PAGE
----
The book I plan to do this with is one that I have recently read and have been left grappling with. It is entitled The Whole Christ (2016) by Sinclair Ferguson. Alex Havrilla, a good friend of mine, recommended the book to me—and last Sunday I was thanking him that he had!
Why this bo…

Psalm 131

My heart is not proud, Lord, my eyes are not haughty; I do not concern myself with great matters or things too wonderful for me.
But I have calmed and quieted myself, I am like a weaned child with its mother;
like a weaned child I am content.
Israel, put your hope in the Lord
both now and forevermore.

Do you ever wish you were...different? Better?
Sometimes I do. Sometimes I wish I was gifted differently. Sometimes I wish I was more extroverted, was a more natural leader; or that I was less fearful and had greater confidence.
Sometimes I wish I was smarter, that I had an answer to every Spiritual question that anyone asked me--and could put down falsehood with an effortless snap of the finger. Sometimes I look at other Christians and I see their public speaking gifts, their boldness for the faith, their charisma--and I find myself growing jealous.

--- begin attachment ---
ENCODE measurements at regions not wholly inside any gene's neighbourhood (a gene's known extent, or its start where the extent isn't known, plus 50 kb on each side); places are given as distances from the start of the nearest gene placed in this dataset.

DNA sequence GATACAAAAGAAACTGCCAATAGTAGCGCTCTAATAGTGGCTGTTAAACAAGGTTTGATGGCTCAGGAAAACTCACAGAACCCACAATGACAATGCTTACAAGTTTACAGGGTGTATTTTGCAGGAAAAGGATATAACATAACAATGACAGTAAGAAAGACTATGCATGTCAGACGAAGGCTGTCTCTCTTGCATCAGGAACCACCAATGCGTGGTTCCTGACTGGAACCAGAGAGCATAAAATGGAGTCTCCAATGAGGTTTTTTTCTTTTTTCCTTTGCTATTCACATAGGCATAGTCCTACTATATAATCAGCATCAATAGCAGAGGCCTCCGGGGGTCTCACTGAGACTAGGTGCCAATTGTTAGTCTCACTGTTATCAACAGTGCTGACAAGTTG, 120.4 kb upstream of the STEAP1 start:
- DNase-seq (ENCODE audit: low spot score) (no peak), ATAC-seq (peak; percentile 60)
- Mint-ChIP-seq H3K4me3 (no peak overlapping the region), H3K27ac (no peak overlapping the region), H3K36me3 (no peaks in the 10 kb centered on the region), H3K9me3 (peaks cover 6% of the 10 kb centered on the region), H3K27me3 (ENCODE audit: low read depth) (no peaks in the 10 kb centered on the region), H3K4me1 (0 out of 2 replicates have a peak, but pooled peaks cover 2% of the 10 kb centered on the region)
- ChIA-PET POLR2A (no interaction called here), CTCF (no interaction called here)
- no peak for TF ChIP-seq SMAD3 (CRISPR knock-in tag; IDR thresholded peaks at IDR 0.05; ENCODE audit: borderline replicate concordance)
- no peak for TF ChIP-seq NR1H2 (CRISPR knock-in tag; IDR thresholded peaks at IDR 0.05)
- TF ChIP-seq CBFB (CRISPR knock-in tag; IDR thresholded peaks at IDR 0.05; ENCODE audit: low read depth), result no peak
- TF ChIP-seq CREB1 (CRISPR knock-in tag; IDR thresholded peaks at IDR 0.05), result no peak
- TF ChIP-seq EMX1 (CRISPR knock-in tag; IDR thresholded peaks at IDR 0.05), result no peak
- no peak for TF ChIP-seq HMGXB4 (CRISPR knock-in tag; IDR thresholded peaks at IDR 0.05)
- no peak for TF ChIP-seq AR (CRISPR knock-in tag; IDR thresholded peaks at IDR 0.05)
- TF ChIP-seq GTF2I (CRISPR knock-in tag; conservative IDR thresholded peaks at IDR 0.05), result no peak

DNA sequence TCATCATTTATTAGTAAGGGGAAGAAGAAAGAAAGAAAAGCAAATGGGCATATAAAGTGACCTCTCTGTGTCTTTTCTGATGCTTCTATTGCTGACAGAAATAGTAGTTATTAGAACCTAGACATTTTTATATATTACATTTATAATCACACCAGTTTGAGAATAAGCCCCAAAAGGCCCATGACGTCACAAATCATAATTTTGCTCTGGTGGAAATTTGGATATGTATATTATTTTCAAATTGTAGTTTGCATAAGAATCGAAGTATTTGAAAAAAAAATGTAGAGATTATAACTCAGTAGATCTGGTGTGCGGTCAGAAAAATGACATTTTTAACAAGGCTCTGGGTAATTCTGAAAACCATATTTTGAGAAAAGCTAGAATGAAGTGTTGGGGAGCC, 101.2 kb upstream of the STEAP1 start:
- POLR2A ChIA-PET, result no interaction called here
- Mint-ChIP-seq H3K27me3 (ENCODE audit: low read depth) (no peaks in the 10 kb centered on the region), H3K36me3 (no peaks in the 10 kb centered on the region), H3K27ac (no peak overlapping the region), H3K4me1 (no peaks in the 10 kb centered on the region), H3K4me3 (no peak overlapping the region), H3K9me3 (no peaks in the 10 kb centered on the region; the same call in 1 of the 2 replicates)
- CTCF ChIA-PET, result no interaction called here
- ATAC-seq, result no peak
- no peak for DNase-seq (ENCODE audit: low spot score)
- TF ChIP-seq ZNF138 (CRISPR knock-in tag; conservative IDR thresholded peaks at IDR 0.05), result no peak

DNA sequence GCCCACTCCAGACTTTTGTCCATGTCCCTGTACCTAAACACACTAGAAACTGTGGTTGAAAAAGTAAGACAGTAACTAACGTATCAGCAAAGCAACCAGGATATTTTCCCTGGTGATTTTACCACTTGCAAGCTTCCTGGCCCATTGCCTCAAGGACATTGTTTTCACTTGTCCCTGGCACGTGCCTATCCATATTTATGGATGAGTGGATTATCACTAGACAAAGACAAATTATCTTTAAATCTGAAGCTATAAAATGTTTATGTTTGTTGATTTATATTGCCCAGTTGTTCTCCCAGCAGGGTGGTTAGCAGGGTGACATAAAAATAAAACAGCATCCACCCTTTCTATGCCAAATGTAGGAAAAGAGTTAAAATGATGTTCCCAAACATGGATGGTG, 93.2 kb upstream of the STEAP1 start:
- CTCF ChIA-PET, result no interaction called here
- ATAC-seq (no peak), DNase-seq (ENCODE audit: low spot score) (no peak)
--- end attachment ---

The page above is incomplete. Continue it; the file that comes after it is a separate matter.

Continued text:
"Why can't I be more like that, Lord? Why can't I be different?"

How to View Christians of the Past

The other day, I ran across someone who said something along the lines of: "we should not to listen to the Calvins, the Luthers, the Augustines...etc.--when we have the Bible as the perfect and inerrant Word of God. Man is prone to error, God's Word is all we need."
And as someone who has found much value in the Christians who have gone before us, this prompted me to ask the question: At what point does our love for the very rich Christian history and the "developments, or applications of the Word of God over the course of time" become misguided? Is this not what the Catholics do? They let their love for tradition and the role of the church replace and add to the Word of God. They view the church's interpretation as the final authority, the church's later councils and subsequent statements as authoritative.
We cannot do that.
So, the question is: as Bible believing Christians, what role should Christians throughout church history (and specifically their t…